Roccat is rather new to the US market, but the German company is making headway with updates to their lineup.

Roccat is still relatively new to the US gaming market, but the last two years have proven fruitful for the German peripheral maker. The Kave headset, Kone mouse and Ryos keyboard product lines are getting some new additions this year, and the audio line looks especially promising.

The Kave audio lineup will have three offerings in 2014: The $169 Kave XTD 5.1 digital is the flagship, offering true, non-virtual 5.1 audio via its integrated sound card and digital optical output. The headset has been re-engineered from top to bottom, and the result is a 25% lighter headset that retains the same driver sizes as the original Kave. Bluetooth is onboard for phone connectivity, and switching from in-game audio to a phone call is a one button process. The sound card, built into the control stand that sits on your desk, also has analog audio inputs for your speakers or… another headset, I suppose.

The Kave XTD 5.1 analog is up next, and it’s designed to be a true 5.1 surround sound headset for those who already own a proper sound card. There’s no digital optical out here, rather the four analog connectors you’d plug into your motherboard or sound card. There’s no Bluetooth, either, so it’s a stripped down, cheaper ($99) version that still offers true surround audio.

Last but not least, the $69 Kave XTD stereo is a traditional stereo headset (one driver per ear), with none of the extras found on the surround models. All of the headsets are considerably lighter than the original Kave – a chief complaint of mine with the aforementioned is how heavy it was – while still maintaining the kind of durability you’d want in a gaming headset. The jury is out on the sound quality, but a full review will come as soon as the products are for sale.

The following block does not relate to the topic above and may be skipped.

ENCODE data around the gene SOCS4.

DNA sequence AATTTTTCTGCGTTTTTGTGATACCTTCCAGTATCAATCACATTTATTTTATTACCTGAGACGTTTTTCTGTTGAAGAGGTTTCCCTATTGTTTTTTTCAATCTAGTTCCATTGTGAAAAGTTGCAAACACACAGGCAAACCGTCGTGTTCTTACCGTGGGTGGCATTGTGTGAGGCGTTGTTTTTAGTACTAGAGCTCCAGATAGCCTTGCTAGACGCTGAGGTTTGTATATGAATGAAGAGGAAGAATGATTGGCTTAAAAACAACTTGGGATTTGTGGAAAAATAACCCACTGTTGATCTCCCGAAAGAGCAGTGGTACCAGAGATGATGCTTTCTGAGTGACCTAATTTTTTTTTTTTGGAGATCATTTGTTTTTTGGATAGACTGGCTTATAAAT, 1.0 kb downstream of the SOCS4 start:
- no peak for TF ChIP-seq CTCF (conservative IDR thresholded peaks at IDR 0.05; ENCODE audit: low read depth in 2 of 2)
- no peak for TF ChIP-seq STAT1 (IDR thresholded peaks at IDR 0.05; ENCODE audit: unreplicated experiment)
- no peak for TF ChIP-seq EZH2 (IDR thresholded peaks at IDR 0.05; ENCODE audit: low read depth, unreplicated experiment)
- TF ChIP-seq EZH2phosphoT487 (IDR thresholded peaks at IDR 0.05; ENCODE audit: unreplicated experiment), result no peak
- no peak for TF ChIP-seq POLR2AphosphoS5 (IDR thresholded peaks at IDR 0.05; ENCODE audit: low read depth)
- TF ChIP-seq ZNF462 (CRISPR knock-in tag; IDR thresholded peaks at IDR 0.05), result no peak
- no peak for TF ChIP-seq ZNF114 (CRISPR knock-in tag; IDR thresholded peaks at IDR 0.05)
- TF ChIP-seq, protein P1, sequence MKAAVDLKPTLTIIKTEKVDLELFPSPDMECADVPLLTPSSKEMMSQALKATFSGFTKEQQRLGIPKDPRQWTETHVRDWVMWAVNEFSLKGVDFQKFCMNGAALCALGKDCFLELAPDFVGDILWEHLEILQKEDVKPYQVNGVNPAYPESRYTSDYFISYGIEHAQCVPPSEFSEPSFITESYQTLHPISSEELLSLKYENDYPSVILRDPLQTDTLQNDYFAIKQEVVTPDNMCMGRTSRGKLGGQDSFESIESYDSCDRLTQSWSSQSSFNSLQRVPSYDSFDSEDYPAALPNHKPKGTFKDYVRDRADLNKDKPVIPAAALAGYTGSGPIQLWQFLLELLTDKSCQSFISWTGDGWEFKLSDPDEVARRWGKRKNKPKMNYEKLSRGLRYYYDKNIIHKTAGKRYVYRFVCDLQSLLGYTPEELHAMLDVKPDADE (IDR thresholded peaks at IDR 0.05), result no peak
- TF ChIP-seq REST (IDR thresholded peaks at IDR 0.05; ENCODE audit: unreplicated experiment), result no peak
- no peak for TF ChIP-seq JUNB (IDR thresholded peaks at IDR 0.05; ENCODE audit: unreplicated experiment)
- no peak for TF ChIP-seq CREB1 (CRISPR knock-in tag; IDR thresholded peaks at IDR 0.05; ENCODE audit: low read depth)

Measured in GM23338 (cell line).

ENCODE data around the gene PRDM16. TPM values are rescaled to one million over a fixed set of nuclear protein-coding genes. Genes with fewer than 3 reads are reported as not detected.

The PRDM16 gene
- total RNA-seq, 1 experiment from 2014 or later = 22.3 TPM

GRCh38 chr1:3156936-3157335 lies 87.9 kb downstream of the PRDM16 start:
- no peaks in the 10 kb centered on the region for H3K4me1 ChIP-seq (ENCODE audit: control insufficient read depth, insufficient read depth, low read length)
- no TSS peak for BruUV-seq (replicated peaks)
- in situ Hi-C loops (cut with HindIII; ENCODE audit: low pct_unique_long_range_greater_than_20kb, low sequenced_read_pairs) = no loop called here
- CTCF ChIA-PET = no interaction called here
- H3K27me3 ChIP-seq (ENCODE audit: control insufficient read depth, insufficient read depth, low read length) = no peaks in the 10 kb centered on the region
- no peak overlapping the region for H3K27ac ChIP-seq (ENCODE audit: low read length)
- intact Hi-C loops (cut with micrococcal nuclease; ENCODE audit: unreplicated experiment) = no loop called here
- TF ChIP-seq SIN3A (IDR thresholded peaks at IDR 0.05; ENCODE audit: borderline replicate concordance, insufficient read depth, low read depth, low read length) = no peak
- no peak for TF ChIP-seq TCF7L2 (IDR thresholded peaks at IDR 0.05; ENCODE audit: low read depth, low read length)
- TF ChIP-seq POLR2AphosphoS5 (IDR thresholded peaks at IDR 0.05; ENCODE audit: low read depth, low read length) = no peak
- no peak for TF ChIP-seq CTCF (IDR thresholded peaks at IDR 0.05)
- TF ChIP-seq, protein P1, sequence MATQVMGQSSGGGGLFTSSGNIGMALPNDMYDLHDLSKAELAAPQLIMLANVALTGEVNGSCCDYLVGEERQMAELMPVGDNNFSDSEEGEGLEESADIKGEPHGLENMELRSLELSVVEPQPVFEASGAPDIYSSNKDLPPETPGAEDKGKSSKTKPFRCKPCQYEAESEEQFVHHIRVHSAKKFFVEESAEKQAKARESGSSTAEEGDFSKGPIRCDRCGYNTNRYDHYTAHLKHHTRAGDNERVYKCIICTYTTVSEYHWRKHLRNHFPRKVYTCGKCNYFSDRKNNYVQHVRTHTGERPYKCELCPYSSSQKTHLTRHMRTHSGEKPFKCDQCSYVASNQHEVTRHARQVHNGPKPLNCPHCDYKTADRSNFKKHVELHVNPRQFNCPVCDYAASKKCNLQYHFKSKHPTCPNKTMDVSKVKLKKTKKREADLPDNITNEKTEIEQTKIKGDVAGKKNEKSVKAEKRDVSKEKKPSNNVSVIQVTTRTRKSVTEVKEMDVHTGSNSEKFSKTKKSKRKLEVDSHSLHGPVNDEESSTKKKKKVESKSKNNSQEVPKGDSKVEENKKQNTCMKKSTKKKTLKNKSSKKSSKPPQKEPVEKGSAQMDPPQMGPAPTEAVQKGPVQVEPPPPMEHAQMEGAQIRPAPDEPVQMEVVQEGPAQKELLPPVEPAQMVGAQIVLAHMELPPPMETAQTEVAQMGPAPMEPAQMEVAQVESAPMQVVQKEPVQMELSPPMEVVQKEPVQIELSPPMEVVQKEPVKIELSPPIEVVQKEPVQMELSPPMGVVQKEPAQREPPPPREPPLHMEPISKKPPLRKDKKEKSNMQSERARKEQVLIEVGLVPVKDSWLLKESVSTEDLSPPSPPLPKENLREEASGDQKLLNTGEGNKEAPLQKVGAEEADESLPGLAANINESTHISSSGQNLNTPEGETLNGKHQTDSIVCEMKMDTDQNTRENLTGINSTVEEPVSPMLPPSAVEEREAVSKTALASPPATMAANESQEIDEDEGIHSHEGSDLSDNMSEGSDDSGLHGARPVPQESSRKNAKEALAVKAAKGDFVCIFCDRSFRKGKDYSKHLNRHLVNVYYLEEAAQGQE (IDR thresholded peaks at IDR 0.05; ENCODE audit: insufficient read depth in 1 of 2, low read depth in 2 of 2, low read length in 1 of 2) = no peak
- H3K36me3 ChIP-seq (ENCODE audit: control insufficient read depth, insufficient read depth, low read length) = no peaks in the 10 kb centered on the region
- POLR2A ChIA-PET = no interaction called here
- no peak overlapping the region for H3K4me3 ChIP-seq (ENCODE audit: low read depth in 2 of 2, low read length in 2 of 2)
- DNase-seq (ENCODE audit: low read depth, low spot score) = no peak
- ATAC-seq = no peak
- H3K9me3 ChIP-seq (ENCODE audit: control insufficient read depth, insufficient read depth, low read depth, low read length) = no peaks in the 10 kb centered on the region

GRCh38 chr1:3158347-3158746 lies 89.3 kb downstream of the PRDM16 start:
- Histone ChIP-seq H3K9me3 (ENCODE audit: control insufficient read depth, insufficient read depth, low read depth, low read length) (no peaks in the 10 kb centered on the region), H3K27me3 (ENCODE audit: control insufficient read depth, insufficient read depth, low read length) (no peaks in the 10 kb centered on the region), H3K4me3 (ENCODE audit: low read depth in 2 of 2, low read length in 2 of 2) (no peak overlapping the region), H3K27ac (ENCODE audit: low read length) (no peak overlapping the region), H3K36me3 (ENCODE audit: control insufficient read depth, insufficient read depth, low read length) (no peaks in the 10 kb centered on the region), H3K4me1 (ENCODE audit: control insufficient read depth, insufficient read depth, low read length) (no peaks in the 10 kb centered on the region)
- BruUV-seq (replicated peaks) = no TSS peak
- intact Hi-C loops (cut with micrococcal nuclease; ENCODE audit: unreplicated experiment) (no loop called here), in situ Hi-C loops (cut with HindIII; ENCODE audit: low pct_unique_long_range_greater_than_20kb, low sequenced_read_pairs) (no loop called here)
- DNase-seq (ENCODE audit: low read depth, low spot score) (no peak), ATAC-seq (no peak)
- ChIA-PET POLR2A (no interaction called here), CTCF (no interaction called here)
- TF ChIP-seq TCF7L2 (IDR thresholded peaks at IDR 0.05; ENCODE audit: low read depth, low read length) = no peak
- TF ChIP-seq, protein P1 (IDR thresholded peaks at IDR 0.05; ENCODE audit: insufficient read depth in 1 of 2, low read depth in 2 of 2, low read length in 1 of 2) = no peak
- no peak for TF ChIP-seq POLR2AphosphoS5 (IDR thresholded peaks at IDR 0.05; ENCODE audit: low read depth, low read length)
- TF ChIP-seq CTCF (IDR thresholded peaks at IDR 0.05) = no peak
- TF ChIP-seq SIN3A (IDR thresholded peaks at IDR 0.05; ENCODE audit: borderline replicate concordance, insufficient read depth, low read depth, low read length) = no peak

Roccat is also adding a new Ryos keyboard to the mix. Dubbed the Ryos TKL, this latest board is “Ten Keyless,” meaning there’s no numpad. The shorter board should be right at home on smaller desks and in LAN party backpacks, for sure. Despite its small stature, the Ryos TKL still has per-key lighting, complete with fading light, and Cherry MX mechanical switches. The per-key lighting is fantastic, especially with the fade feature. If you’re playing an MMO, you can set the fade timer to sync up with your spell cooldowns. As soon as the key is illuminated again, your spell is good to go, and so on. The Pro version should sell for around $129, and it should be shipping this Summer in the US.

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